Tag Archives: sustainability

The New Luxury – Water

In many emerging nations, children are starving and dying due to lack of clean water.  As a “developed” nation, it certainly doesn’t seem that advanced for us to be getting water for free.   Meanwhile, two million people in the developing world are dying every year because they can’t access clean water.

Maybe we won’t have water fountains in the future.

It doesn’t make sense.   If there is a limited, precious resource, why should it flow freely to those who have the most access to it? And at the same time, be so costly to others who need it most?

I think we should have to buy our water, bottled or fountain.  It’s a cherished, expensive and rare commodity. Quite soon, and even by certain nations, water already is the new diamond.

The diamonds which are jewels are high end commodities, which are optional.  Yet water is not a “high-end commodity” that we can go without.

Our society is now realizing that the most prized and honored possessions in our world are things that we actually cannot possess…  Water is used, captured again, recycled in nature, and used again.  Unlike diamonds, it can’t fit in our jewelry box, where we take it out whenever we so desire.  Its beauty rests in its necessary part of our day to day.

Its beauty rests in the continuation of life.

*************

Let’s do all we can today to conserve water or donate to make water available for someone else.

The Classic Pamela Positive: “Make of Your Life an Affirmation”

4678571644_e92e303f6f_o

“Make of your life an affirmation, defined by your ideals, not the negation of others. Dare to the level of your capability then go beyond to a higher level.” –Alexander Haig

—✶—

Alexander Haig was a four-star general in the United States Army, as well as Chief of Staff under President Nixon and President Ford, and Secretary of State under President ReaganA veteran of Korea and Vietnam, Haig received the Distinguished Service Cross, the Silver Star with oak leaf cluster, and the Purple Heart.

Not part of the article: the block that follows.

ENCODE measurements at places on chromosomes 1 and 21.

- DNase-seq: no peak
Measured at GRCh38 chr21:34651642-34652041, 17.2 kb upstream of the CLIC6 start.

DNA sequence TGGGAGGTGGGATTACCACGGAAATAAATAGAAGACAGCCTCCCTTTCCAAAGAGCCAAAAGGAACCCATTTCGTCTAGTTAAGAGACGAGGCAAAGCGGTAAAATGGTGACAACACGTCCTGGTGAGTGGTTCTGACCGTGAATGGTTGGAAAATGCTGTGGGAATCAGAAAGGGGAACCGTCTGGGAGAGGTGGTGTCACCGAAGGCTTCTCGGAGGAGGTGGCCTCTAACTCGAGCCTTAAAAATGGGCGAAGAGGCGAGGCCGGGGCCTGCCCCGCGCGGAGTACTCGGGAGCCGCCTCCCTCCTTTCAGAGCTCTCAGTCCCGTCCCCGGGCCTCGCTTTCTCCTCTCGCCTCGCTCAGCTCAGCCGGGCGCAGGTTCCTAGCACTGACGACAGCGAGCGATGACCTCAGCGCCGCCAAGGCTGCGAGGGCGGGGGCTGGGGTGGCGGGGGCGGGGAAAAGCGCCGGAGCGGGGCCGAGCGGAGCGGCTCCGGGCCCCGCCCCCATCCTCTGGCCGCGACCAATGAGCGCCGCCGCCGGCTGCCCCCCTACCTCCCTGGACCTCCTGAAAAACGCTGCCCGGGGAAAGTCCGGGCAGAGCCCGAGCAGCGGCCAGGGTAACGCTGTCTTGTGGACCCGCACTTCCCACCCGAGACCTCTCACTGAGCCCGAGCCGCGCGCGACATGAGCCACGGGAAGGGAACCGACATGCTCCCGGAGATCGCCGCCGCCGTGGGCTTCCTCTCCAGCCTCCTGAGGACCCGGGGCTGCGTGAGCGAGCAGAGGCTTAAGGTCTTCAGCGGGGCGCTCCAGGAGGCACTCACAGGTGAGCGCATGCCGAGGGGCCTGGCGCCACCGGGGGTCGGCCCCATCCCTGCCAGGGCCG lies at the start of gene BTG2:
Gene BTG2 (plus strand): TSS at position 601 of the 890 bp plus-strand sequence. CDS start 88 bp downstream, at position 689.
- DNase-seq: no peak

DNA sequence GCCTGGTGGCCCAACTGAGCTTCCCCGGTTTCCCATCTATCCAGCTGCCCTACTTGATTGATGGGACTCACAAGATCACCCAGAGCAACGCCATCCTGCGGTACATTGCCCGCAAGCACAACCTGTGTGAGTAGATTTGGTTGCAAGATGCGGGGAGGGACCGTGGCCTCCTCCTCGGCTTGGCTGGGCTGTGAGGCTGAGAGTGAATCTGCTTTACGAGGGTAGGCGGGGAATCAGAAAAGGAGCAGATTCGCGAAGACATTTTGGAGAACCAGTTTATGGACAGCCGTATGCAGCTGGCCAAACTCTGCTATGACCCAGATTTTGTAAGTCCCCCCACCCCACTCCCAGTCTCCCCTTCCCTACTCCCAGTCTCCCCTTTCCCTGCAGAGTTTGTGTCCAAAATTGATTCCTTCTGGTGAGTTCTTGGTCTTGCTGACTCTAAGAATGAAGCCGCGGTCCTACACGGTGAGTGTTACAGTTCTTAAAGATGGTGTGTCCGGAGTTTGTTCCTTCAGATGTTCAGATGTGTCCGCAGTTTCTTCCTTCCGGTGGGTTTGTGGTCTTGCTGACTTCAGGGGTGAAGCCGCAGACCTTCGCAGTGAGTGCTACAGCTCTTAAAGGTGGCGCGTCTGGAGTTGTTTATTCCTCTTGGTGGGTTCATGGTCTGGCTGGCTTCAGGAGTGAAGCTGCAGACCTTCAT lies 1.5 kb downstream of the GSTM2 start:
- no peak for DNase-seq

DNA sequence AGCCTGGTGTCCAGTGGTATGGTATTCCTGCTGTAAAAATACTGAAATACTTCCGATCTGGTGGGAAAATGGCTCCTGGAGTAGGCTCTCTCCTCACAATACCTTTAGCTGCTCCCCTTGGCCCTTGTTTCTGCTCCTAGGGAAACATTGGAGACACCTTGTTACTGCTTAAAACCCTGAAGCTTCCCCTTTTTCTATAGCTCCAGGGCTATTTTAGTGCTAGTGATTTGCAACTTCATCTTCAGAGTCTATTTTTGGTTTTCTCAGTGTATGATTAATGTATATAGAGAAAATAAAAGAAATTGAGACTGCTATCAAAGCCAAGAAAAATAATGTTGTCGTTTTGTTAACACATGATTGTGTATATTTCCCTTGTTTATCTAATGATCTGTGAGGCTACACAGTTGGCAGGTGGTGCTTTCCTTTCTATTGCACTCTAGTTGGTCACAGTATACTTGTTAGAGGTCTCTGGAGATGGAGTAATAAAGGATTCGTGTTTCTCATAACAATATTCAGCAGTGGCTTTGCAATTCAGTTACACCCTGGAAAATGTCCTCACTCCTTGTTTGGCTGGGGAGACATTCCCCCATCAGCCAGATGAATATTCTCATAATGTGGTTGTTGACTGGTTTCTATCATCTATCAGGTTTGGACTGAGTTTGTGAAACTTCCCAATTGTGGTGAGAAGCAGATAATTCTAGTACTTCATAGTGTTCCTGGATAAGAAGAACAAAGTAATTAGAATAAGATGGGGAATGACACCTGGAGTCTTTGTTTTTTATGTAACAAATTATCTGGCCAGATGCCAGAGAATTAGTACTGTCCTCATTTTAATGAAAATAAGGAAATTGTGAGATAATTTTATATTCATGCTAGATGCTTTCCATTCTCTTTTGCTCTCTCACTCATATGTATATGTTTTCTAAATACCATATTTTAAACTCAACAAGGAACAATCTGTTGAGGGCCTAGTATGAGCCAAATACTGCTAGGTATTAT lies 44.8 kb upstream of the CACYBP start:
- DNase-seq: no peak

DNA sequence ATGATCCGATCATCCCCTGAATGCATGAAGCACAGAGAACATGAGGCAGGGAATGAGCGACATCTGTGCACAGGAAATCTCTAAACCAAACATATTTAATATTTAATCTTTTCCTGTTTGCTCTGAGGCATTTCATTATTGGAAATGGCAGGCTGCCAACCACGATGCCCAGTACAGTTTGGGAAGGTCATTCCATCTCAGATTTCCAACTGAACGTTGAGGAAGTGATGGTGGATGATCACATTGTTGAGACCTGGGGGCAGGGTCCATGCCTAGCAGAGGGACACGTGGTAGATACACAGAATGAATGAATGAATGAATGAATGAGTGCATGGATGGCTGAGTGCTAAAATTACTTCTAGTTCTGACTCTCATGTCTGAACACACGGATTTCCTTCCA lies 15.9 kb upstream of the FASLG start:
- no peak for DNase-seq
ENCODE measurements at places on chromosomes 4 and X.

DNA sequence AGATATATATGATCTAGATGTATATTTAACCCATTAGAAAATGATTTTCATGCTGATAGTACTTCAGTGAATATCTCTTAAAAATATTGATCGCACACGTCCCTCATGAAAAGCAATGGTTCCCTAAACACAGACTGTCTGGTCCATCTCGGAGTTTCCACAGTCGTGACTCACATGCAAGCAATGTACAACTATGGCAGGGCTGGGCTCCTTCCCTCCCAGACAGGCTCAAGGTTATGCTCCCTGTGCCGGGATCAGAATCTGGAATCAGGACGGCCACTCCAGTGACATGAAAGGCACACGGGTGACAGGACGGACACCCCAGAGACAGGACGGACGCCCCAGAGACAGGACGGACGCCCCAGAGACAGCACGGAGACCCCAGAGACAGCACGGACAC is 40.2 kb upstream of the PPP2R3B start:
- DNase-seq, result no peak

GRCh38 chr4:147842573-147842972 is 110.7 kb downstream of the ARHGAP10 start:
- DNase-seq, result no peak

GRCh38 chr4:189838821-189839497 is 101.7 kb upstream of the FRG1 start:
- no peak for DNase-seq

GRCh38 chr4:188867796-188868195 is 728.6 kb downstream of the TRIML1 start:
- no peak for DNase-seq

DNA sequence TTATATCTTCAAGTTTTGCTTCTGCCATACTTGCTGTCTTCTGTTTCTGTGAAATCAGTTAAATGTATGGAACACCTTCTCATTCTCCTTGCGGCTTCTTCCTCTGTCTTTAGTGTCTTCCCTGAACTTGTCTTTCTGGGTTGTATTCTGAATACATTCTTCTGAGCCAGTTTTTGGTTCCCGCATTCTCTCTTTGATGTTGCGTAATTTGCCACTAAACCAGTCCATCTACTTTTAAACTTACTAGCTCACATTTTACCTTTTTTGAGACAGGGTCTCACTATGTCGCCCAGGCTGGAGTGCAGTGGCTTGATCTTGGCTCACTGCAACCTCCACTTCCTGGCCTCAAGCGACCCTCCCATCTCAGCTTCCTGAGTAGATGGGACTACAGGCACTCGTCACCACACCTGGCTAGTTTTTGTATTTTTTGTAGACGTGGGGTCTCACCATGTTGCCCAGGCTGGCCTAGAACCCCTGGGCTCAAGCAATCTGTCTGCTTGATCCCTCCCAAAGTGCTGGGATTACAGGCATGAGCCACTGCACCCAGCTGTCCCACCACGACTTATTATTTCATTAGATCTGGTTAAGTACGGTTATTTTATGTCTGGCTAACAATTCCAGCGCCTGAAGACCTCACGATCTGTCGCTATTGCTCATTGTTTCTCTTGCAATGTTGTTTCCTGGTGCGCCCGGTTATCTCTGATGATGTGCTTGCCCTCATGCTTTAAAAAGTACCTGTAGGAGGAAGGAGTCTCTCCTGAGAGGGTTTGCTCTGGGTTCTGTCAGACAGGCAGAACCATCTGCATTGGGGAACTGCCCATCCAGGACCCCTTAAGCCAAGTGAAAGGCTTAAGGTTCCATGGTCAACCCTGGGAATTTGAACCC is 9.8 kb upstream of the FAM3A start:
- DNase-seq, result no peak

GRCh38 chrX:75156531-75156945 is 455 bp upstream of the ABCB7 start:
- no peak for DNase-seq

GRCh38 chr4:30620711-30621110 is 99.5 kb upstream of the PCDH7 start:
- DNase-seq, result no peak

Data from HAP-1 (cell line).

Pamela’s Weekly Words of Wisdom: “Shame on You, Aunt Pamela, That’s a TREE”

birch-588926_640A few years ago, my niece Lindsey gave me a great talking to. She was 5 or 6, and needed help in the restroom, so off we went. As we finished up, I pulled two paper towels to dry my hands.

“Shame on you, Aunt Pamela. That’s a tree! We can’t hurt the trees!”

I asked her where she learned that important lesson.

“In school. They teach us paper comes from trees, and we need to keep our trees.” Continue reading

What We Can Learn from Japan’s Environmental Sustainability

cairn-437303_1280

Where do you think the concept of environmental sustainability came from? Sometimes we think America is the “entrepreneur of all answers.” We innovate here, and I love that quality about our country. And while I’m proud of California’s increased consciousness about the importance of preserving our Earth, we usually have to look back to see where the truth started. Continue reading

“The Spirit of Kansas City”: Where the Greeting Card Industry Got Started

unnamed-4

It was my joy to be visiting a friend and for a business trip in Kansas City and there… I stumbled upon the story of the founder of Hallmark cards. Joyce Clyde Hall grew up in Nebraska, his two older brothers opened up a post card store, which were then very much in vogue. He worked for them for awhile and then thought perhaps he would move and open up distribution and send bulk postcards to retailers. A friend, who later became a top salesman for him, deterred him from going to Omaha and said, “You should go to Kansas City! There you will find such spirit and receptivity!”

Continue reading

Start Up or Continue Mode?

rsz_pyramid copyIf you’re in Silicon Valley, the big word on the street is “Start Up Mode.” It’s cool, it’s hip and it’s new. If you’re in Start Up Mode that indicates you’re doing something innovative —  and people’s ears will perk up.

But I’d like to talk today about one of the most important Modes. And some see it as less attractive.  It’s what I call “Continue Mode.”  Continue reading

The Classic Pamela Positive: The Right Timing In Your Life: What We Can Learn from Japan’s Edo Era

tomato-178900_640During the Edo era in Japan (1603-1868), the only wood they’d use from the forest was if a branch had fallen from a tree.  In the same way, we don’t pick fruit before it’s ripe.

We don’t wrench the immature tomato from the vine.  When it is the right time, you’ll find it almost drops off naturally in your hand. Continue reading